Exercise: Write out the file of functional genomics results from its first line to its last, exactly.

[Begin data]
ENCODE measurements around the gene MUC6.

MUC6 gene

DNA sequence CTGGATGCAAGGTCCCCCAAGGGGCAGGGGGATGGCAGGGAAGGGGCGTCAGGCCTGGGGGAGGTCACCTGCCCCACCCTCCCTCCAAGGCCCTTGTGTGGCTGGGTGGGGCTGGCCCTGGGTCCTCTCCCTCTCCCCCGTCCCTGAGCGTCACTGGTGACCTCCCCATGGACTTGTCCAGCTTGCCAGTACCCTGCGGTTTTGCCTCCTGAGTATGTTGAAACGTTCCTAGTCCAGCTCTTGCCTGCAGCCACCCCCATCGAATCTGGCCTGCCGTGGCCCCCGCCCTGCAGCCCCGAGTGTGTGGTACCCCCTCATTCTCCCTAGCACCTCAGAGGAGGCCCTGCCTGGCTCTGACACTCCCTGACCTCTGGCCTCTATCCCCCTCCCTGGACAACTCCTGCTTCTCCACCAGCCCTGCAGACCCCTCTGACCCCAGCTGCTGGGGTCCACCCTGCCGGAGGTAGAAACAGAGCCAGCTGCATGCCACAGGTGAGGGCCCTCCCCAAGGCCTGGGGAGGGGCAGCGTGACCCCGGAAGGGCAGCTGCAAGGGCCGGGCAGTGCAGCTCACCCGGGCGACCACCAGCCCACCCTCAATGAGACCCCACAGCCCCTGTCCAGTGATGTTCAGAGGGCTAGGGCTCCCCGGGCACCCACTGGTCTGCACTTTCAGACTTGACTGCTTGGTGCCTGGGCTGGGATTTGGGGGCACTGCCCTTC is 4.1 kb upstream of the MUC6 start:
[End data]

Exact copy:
ENCODE measurements around the gene MUC6.

MUC6 gene

DNA sequence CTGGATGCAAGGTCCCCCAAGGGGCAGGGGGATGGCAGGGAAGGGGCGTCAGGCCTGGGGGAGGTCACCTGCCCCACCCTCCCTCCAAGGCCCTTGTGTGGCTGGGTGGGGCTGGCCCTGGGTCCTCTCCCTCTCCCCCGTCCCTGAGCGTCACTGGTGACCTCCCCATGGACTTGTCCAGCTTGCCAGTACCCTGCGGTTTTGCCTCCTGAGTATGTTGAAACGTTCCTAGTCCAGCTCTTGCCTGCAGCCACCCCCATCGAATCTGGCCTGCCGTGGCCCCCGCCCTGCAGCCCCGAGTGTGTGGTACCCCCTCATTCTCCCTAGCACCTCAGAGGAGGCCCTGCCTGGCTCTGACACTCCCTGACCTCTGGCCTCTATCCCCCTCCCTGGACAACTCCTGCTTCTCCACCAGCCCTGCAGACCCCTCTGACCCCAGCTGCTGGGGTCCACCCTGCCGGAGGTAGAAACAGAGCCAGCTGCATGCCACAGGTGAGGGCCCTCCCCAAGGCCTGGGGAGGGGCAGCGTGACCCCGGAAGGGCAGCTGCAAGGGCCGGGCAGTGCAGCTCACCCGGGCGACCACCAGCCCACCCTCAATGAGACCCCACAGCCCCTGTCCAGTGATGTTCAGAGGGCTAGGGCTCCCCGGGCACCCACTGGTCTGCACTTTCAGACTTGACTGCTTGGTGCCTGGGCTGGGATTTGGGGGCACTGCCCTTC is 4.1 kb upstream of the MUC6 start: